Speculative buyers hit in property & land prices cooldown
- Overall property prices shed 0.2 per cent of values in 2020 while land prices registered an even bigger slump at negative 1.8 per cent on average.
- Apartments registered the greatest slump in prices within properties at 4.6 per cent with markets in Kileleshwa and Kilimani seeing the greatest slides at 9.9 and 8.6 per cent respectively.
- Suburbia land prices fell at their sharpest in Parklands (7.3 per cent) and Riverside (7.2 per cent) while Kiambu town led the collapse in prices of land holdings in satellite towns shedding 11.4 per cent in value.
COVID-19 related disruptions in real estate have halted returns to speculative buyers with property and land prices closing 2020 on a cool down.
According to HassConsult property and land indexes covering the year to December 2020 published on Wednesday, a majority of asking prices reached their saturation point in the year complicated in part by financing and demand constraints.
Overall property prices shed 0.2 per cent of values in the year while land prices registered an even bigger slump at negative 1.8 per cent on average.
Apartments registered the greatest slump in prices within properties at 4.6 per cent with markets in Kileleshwa and Kilimani seeing the greatest slides at 9.9 and 8.6 per cent respectively.
“We have seen markets move from steep price growth, in all ways a price boom, until it reached levels that buyers could no longer reach with roadblocks in mortgage finance and reduced liquidity from a global pandemic,” said Ms. Sakina Hassanali, Head of Development Consulting and Research at HassConsult.
In contrast, land prices in Nairobi suburbs shed 2.56 per cent in values while holdings in satellite towns fell by 1.11 per cent.
Suburbia land prices fell at their sharpest in Parklands (7.3 per cent) and Riverside (7.2 per cent) while Kiambu town led the collapse in prices of land holdings in satellite towns shedding 11.4 per cent in value.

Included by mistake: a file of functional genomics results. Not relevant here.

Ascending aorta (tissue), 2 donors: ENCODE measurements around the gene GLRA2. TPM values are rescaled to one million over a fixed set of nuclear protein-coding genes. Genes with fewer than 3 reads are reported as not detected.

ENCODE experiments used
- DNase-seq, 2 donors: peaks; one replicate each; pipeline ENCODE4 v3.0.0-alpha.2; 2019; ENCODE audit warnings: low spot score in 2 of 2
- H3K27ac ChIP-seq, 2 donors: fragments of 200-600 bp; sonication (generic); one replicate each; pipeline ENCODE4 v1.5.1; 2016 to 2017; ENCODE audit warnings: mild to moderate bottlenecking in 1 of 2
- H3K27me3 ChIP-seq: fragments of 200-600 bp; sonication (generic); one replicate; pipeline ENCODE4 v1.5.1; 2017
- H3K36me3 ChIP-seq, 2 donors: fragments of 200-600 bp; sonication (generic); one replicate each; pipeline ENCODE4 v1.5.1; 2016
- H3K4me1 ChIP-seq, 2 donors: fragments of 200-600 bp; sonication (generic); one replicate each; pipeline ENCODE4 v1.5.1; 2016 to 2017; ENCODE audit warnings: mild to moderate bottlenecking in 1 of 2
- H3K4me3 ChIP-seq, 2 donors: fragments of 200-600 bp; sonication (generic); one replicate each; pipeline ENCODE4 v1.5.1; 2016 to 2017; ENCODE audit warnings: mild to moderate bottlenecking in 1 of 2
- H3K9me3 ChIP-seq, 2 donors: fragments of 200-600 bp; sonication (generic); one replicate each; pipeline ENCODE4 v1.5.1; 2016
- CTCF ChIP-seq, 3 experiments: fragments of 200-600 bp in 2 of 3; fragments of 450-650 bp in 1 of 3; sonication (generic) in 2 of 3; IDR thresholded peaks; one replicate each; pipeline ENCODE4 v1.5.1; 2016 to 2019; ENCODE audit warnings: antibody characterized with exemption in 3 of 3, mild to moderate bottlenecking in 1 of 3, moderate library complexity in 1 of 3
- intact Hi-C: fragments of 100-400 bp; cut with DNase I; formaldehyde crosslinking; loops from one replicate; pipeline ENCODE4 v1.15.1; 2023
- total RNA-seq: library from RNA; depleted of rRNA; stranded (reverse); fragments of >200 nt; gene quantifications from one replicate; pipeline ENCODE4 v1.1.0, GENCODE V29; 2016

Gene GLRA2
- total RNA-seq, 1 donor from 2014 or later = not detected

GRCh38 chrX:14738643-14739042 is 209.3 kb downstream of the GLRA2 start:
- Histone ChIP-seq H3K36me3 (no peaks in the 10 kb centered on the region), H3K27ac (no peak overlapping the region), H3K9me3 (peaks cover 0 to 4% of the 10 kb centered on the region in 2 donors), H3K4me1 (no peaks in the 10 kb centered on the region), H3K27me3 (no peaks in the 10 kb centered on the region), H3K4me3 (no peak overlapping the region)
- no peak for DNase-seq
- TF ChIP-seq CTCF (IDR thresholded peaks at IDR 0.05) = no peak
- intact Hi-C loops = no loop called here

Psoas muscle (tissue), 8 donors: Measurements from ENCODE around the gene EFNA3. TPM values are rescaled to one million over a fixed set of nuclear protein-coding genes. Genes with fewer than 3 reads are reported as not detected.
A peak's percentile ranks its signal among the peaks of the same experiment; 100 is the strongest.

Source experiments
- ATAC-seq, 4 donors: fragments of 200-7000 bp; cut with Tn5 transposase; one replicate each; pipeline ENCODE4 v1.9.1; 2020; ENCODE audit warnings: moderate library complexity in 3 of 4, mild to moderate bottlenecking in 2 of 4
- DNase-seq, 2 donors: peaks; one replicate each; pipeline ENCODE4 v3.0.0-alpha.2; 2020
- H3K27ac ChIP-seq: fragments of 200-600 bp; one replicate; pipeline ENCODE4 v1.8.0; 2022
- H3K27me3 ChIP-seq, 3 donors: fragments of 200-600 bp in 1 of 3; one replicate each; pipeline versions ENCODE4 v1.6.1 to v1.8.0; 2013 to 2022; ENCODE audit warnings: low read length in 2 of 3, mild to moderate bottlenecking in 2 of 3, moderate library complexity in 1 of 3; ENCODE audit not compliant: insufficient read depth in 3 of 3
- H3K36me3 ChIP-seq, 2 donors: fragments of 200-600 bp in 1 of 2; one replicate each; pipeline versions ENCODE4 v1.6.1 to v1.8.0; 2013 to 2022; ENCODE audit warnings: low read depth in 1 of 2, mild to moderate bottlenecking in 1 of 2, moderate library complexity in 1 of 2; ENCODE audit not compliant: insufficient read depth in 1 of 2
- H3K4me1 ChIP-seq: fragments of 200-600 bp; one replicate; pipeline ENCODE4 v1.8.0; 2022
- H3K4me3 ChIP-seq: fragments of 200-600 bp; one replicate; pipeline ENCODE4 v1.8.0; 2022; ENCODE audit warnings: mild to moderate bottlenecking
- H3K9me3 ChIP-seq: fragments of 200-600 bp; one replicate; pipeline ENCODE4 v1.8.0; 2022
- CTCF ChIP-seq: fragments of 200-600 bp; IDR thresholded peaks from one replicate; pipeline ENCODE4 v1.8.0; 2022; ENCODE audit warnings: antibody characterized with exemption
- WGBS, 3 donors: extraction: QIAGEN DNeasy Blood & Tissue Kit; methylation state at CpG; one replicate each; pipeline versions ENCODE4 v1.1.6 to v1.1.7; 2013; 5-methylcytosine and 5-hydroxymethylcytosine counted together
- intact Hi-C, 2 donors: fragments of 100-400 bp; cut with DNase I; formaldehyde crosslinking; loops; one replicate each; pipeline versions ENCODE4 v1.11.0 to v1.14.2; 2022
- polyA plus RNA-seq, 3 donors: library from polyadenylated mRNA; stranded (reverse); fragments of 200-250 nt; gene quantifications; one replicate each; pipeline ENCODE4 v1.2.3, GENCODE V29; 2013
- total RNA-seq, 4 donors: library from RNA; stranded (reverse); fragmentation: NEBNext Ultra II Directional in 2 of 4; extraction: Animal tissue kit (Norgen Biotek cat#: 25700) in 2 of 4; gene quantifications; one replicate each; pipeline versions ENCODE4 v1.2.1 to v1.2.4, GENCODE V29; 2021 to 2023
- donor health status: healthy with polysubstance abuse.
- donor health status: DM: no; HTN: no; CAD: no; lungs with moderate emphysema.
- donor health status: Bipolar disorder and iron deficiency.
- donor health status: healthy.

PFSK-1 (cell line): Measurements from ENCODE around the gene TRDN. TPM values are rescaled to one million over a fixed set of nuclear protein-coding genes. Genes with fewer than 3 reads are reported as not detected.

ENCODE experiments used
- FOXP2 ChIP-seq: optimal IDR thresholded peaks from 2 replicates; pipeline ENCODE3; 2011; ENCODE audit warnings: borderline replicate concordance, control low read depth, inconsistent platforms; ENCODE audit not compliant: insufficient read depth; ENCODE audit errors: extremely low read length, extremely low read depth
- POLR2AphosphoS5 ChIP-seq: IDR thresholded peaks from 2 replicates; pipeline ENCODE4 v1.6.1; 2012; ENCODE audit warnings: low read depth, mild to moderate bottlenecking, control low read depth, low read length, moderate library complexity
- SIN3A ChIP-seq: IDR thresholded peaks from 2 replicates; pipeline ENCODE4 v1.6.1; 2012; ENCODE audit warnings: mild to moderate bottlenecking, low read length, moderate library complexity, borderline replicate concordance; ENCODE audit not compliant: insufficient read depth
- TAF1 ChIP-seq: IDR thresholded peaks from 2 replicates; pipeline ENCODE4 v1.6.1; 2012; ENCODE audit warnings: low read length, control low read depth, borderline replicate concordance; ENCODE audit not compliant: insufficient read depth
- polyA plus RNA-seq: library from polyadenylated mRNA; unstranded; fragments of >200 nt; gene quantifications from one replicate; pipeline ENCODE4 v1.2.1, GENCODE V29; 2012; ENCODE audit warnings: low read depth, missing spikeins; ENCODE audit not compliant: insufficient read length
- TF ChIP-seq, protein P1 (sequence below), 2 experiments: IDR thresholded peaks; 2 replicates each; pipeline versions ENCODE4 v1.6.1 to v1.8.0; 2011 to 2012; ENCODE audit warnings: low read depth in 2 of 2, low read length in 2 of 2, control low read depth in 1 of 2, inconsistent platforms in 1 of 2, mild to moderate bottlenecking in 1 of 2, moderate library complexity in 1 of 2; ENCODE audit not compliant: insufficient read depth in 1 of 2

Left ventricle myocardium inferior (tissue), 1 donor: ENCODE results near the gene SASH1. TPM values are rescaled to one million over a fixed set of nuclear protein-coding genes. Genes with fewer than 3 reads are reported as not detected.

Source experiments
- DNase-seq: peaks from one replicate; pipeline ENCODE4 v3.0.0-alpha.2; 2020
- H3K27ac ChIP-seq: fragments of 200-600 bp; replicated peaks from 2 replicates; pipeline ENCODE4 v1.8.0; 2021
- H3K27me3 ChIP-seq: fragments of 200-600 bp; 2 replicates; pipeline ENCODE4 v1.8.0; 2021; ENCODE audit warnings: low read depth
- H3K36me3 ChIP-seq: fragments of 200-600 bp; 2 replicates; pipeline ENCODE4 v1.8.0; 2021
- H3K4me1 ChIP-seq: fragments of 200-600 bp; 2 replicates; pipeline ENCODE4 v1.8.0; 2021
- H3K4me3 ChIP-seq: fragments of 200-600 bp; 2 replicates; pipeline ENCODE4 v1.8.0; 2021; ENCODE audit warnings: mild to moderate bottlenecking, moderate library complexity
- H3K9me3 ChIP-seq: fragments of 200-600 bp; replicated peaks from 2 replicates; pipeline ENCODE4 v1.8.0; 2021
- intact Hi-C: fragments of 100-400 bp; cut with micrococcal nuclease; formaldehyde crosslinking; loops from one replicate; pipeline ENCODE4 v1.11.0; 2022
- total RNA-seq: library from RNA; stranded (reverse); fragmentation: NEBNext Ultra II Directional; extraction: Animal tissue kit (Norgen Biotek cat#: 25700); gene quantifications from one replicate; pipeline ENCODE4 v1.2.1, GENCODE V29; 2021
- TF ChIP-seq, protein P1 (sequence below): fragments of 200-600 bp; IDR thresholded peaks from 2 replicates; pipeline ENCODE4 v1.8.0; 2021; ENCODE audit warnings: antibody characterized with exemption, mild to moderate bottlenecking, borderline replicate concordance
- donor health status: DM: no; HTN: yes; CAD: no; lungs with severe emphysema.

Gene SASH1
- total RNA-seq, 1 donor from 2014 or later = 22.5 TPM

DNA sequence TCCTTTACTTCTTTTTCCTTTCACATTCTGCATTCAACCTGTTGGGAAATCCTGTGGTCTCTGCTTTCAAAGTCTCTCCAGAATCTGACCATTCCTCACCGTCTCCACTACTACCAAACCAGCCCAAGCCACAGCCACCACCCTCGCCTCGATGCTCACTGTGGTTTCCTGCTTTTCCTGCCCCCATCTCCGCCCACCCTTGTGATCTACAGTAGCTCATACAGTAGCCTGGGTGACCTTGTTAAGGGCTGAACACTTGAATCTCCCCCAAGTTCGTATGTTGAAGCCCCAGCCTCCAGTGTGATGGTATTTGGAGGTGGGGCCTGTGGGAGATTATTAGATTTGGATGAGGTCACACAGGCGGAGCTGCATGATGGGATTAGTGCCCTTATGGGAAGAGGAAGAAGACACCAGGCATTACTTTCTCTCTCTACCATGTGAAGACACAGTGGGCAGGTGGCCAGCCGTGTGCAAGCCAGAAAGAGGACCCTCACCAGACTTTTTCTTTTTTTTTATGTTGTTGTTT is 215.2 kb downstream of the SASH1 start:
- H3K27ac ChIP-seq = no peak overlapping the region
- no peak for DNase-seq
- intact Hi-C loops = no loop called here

“Kiambu County has in the last decade seen the most intense development in infrastructure, which put the county into a bracket of investment that was in a league of its own – attracting institutional investors such as insurance companies, SACCOs and real estate developers who bought large parcels of land for subdivision and further speculation. However, land prices in the county are moving towards a maximum of what the development market can bear, until we see a hike in economic activity and therefore some space for property prices to rise further,” added Ms Hassanali.
Property prices are subsequently expected to begin 2021 on a weaker footing as the economy continues to evolve out of shocks occasioned by the pandemic.
According to the Architecture Association of Kenya (AAK), the rebound of key segments in real estate will be slow and gradual as the residential sector for instance continues to feature defaults and restructures in payment cycles.
“A few defaults have been noted among the growing number of tenants using flexible rent payment platforms or those that have landlords willing to offer monthly and quarterly rental payments. On the property acquisition side, many payment plans for properties are being extended while the very small pool of Kenyans using mortgages may note difficulty in meeting payments due to salary cuts and layoffs,” AAK stated in its status of the built environment report published on Tuesday.
Nevertheless, AAK President Mugure Njendu says pockets of value still exist in segments such as industrial real estate on the back of the rise of e-commerce and local manufacturing.
“A lot of businesses have restructured their operations cutting out retail to rent out warehouses to store wares which they alternatively sell through e-commerce. Local manufacturing has also thrived from import constraints resulting in greater demand for warehouses and other storage facilities,” she said.
On her part, Hassanali expects the rebounding economy to anchor growth for the real estate sector even as she expects property prices to precede the recovery in land costs.
“Land prices will always be a function of property prices. When property prices increase, land becomes more valuable. This is the trend to look out for.”
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